Having reference now to the drawings, in FIG. 1 there is illustrated a data storage disk file generally designated as 10 including a rigid magnetic disk drive unit 12 and an interface control unit generally designated as 14. Unit 12 is illustrated in simplified and diagrammatic form sufficient for an understanding of the present invention. The utility of the present invention is not restricted to the details of a particular drive unit construction.
The disk drive unit 12 includes a stack 16 of disks 18 each having at least one magnetic surface 20. The disks 18 are mounted parallel to one another for simultaneous rotation on and by an integrated spindle and motor assembly 26. Information on each magnetic disk surface 20 is read from or written to the disk surface 20 by a corresponding transducer head assembly 28 movable in a path having a radial component across the rotating disk surface 20.
Each transducer head 28 is mounted on a flexure spring (not shown) carried by an arm 32. The arms 32 are ganged together for simultaneous pivotal movement about a support spindle 34. One arm 32 includes an extension 36 driven in pivotal movement by a head drive servo motor 38 including a voice coil 39 cooperating with an internal magnet and core assembly. Drive signals applied to the voice coil 39 cause the arms 32 to move in unison to position the transducer heads 28 in registration with information storage tracks on the disk surfaces 20 where information is written or read.
The disk drive unit 12 is controlled in operation by signals provided by the control unit 14, including motor control signals on line 26A and head position control signals on line 38A. In a typical arrangement, control unit 14 provides an interface with a computer that provides data read and write commands, and data signals are transmitted to or from the transducer heads over corresponding lines 28A, one of which is seen in FIG. 1. Servo position information is recorded on the disk surfaces 20, and the transducer heads 28 read this servo information to provide a servo position signal to the control unit 14. This information is employed by the control unit 14 to provide position control signals on line 38A. The purpose of this position feedback system is to assure accurate and continuous positioning of the transducer heads 28 so that data is written to and read from precise locations on the disk surfaces 20.
In FIG. 2, there is shown an exemplary data channel generally designated as 40 disk drive unit 12 including a high speed differential analog to digital converter (ADC) 100 of the present invention. The read signal from a MR transducer head 28 is amplified by an MR amplifier 42 and applied to a variable gain amplifier 44. The amplified read signal is applied to a filter 46. The filtered read signal is converted to digital form by the ADC 100. A detector 52 is coupled to the ADC 100 receiving digital sample values and providing encoded data.
In FIG. 4 there is shown an exemplary high speed differential analog to digital converter in accordance with the invention generally designated by the reference character 100. The differential ADC has three sections including a driver section 102, a comparator section 104 and a decode section 106. The driver section 102 includes two resistor ladders R1-R32 and R33-R64. Each resistor ladder includes 2.sup.(N-1) resistors or 32 for the illustrated 6-bit differential flash ADC, where N=6.
In accordance with a feature of the invention, the ADC driver section 102 includes six voltage sources 118, 120, 122, 124, 126, and 128. Improved speed performance of the ADC driver section 102 is achieved by the split ladder configuration where the middle of the ladders labeled VMID + and - at the junction of R16 and R17 and R48 and R49 is driven with the voltage source 126, 128, respectively. Voltage sources 126, 128 are in phase and include 1/2 the DC voltage drop of voltage sources 118, 120, respectively. As compared to the conventional arrangement of FIG. 3 where VMID is the worse case bandwidth point, VMID of ADC driver section 102 provides the fastest bandwidth point, the same as VTOP and VBOT.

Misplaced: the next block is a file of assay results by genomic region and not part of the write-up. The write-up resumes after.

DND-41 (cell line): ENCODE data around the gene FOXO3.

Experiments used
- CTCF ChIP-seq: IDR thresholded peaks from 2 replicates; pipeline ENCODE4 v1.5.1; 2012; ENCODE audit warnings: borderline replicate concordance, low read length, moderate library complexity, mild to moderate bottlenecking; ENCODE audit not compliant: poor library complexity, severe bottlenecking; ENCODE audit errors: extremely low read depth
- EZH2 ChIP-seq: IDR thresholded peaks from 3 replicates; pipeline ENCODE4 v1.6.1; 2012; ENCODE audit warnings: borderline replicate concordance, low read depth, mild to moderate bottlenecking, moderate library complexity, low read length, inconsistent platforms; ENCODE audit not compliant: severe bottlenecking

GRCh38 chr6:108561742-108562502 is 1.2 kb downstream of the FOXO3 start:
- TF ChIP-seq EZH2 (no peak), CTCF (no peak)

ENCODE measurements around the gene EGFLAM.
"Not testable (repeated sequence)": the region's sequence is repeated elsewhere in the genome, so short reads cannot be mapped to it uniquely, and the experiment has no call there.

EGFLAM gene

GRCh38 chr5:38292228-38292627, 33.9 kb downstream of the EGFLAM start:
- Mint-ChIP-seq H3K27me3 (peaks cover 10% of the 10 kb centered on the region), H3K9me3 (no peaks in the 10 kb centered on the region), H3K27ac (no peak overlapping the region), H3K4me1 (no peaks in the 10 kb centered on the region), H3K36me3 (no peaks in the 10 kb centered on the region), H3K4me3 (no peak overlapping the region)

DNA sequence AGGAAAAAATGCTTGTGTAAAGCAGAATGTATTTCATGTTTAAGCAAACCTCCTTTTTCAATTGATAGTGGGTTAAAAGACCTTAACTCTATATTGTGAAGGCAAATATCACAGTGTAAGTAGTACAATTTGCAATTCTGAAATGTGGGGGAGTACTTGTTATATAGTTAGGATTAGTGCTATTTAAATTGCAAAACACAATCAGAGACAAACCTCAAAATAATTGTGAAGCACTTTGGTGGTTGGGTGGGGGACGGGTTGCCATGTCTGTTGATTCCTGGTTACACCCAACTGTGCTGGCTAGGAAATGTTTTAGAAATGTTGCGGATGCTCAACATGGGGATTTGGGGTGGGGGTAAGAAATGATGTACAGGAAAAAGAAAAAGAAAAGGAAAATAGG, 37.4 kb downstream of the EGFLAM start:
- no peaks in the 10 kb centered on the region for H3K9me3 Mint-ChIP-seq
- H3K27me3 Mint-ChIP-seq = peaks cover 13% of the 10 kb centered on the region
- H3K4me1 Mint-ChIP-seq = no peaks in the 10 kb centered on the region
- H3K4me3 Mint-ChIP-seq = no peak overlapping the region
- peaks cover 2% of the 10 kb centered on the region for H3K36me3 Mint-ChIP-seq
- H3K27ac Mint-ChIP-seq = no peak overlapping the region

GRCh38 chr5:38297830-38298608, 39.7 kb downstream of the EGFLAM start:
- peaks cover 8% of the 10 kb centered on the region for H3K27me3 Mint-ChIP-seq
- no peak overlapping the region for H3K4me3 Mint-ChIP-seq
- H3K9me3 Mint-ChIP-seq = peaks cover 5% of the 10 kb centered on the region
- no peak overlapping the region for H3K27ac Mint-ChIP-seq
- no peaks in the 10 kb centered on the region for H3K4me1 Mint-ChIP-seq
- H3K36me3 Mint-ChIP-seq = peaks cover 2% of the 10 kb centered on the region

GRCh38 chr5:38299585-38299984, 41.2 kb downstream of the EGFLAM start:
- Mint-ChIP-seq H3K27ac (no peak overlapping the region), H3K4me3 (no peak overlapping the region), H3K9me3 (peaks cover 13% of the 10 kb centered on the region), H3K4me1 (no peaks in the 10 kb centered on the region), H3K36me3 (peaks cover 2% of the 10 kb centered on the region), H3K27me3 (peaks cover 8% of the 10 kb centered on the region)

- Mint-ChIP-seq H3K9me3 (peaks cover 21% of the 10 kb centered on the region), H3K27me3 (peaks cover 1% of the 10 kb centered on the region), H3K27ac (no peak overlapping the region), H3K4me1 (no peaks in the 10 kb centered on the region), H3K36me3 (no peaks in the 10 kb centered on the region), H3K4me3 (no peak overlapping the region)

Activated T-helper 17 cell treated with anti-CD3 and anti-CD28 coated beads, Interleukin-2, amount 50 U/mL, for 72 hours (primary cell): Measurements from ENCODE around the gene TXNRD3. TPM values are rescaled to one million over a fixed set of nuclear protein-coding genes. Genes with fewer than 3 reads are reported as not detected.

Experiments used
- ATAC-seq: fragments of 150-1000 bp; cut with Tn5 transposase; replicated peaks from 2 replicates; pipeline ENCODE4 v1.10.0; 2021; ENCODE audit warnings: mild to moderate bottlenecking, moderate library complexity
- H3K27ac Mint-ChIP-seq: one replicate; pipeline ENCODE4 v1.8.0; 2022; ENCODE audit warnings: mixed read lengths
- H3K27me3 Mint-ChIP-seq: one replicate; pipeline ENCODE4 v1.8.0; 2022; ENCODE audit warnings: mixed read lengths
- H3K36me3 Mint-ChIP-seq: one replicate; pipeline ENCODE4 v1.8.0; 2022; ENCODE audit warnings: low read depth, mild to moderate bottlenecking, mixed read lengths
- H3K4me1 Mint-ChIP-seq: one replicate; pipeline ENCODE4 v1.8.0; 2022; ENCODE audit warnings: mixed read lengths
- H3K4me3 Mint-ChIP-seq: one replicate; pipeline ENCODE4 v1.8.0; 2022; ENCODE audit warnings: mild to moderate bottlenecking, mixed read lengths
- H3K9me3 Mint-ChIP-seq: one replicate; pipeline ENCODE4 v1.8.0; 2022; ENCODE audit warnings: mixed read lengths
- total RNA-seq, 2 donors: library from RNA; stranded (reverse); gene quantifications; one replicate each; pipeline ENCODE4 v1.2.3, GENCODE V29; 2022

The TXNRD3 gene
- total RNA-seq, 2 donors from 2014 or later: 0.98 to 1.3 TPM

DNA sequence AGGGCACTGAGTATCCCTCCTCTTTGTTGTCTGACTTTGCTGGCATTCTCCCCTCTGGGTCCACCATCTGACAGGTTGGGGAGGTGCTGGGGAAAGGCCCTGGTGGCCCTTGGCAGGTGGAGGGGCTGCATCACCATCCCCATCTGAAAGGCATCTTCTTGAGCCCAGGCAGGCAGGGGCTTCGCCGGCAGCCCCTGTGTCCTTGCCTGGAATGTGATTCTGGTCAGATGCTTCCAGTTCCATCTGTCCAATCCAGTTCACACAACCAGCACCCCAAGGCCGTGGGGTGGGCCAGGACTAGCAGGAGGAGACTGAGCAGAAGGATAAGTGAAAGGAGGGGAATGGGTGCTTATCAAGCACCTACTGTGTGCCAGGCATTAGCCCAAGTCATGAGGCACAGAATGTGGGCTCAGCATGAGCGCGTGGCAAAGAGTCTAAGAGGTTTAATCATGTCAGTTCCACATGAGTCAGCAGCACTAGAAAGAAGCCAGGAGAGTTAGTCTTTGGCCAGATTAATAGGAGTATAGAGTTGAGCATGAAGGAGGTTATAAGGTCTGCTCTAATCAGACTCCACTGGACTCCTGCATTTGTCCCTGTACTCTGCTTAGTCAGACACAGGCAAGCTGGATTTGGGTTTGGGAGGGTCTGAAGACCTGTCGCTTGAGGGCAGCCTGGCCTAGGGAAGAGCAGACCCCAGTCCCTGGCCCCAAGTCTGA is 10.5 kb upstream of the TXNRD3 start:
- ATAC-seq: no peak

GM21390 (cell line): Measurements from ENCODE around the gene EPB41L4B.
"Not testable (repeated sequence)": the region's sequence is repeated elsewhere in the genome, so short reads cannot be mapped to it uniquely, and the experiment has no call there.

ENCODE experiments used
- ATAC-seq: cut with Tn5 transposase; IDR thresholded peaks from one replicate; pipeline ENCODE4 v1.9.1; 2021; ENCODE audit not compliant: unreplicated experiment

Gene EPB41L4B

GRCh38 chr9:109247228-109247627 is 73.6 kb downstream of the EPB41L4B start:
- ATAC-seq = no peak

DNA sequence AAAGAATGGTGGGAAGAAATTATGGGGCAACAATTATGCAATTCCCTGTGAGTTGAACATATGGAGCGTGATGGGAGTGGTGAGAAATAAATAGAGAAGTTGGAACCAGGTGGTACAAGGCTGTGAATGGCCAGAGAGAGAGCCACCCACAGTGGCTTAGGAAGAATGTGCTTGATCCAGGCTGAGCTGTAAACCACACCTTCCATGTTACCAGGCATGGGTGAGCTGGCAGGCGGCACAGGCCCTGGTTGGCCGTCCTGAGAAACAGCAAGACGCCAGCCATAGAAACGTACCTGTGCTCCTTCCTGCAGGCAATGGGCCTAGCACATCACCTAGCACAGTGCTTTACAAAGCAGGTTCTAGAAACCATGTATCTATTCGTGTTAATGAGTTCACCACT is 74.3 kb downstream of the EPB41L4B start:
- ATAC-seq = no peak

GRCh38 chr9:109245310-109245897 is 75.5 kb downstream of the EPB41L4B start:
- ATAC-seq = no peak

In the ADC driver section 102, the worse case bandwidth points are equally between VTOP and VMID and VMID and VBOT, at nodes labeled as VMIDTOP + and - and VMIDBOT + and -. As compared to worse case bandwidth point VMID of FIG. 3 with the same resistance and capacitance at each node, VMIDTOP and VMIDBOT have four times less R*C delay to the voltage source 118, 120, 122, 124, 126, and 128. As a result, the ADC driver section 102 is four times faster substantially without a power increase. With the two voltage sources 126 and 128 added, the total AC current required for six voltage sources 118, 120, 122, 124, 126, and 128 is approximately equal to the total AC current required for four voltage sources in the conventional or non-split arrangement of FIG. 3.
FIG. 5 shows an exemplary, practical implementation of a split ADC driver section of the invention generally designated by the reference character 102'. In a split ADC driver section 102', the voltage sources 118, 120, 122, 124, 126, and 128 of the split ADC driver section 102 of FIG. 4 are replaced by emitter follower transistors Q0-Q5 138, 140, 142, 144, 146, and 148, each driven by a respective AC current source IPAC, INAC 158, 160, 162, 164, 166, and 168. A biasing resistor RT 169 is connected between the supply VDD and the base of each emitter follower transistor Q0-Q5 138, 140, 142, 144, 146, and 148. DC current sources IREF and IREF/2 170, 172, 174 and 176 are provided to set the full scale range of ADC. DC current sources IB 178, 180, 182, 184, 186, and 188 are provided to bias the emitter follower transistors Q0-Q5 138, 140, 142, 144, 146, and 148. DC current sources ILAD 190, 192, 194, 196 are provided to supply current to the resistor ladders R1-R32, R33-R64 without requiring current from the emitter follower transistors Q0-Q5 138, 140, 142, 144, 146, and 148.
FIG. 6 shows simulation results for the differential voltage step response of the ADC driver 102' of FIG. 4 of the present invention with respect to the conventional high speed differential analog to digital converter of FIG. 3. The conventional ADC design of FIG. 3 does not include Q2 and Q3 voltage drivers 146 and 148. A differential current step of 1 ns produced a differential voltage step labeled as Vin in FIG. 6. In FIG. 6, a voltage response at VMIDTOP of ADC driver 102' is compared with VMID of FIG. 3 from the conventional ADC. For the same amount of parasitic capacitance the response time from VMIDTOP of ADC driver 102' is nearly 1 ns faster than VMID from the conventional ADC of FIG. 3. IB for the conventional ADC design of FIG. 3 equals 2 mA and IB for the ADC driver 102' equals 1.5 mA. For both designs ILAD=1.56 mA, IREF=0.2 mA, IPAC=INAC=200 μA peak-to-peak, RT=5K ohms, R1 through R64=20 ohms, and each node of the resistor ladder has 0.1 pF of capacitance to ground (not shown).